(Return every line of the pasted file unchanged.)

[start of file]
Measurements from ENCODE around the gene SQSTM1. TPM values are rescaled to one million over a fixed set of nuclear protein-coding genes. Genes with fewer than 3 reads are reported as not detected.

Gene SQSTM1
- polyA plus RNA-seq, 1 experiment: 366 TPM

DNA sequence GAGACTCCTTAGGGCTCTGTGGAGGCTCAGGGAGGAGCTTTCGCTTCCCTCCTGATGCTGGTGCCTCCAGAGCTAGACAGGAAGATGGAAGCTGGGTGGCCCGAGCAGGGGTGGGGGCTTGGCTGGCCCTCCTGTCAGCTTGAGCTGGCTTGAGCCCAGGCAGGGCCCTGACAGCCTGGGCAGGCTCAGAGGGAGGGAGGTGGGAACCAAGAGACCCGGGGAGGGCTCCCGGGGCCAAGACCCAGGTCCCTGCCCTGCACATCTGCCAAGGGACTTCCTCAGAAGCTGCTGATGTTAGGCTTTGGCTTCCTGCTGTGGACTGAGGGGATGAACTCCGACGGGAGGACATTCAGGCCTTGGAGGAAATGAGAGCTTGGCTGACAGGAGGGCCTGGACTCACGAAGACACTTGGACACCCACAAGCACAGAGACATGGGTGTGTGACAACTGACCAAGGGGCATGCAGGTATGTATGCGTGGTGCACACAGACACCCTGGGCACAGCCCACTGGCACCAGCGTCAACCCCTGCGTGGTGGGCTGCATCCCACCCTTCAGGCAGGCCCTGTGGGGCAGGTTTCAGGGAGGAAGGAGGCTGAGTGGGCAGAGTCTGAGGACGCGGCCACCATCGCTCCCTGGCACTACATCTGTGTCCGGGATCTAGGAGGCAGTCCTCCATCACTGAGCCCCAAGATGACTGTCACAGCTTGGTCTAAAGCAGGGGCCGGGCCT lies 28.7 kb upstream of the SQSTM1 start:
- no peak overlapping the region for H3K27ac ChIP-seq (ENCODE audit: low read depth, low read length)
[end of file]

Measurements from ENCODE around the gene SQSTM1. TPM values are rescaled to one million over a fixed set of nuclear protein-coding genes. Genes with fewer than 3 reads are reported as not detected.

Gene SQSTM1
- polyA plus RNA-seq, 1 experiment: 366 TPM

DNA sequence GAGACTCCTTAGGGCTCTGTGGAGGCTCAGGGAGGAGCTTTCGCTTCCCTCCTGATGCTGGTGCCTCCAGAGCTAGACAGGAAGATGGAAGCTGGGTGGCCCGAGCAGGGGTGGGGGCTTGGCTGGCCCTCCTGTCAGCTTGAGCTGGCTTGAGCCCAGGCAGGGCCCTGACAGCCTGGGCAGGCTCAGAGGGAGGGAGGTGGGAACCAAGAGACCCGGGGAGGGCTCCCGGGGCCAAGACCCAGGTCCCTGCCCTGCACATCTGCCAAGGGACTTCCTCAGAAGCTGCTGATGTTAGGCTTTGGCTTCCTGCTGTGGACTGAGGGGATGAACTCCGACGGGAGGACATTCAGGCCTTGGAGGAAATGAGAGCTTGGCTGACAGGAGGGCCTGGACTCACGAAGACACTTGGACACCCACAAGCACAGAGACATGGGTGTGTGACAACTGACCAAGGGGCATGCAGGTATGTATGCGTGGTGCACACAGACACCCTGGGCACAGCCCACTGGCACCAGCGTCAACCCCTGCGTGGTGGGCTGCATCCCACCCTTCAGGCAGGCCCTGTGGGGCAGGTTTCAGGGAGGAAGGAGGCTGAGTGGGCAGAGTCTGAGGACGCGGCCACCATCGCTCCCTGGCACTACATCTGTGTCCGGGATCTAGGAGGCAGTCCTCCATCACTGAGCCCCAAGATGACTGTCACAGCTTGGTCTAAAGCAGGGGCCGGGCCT lies 28.7 kb upstream of the SQSTM1 start:
- no peak overlapping the region for H3K27ac ChIP-seq (ENCODE audit: low read depth, low read length)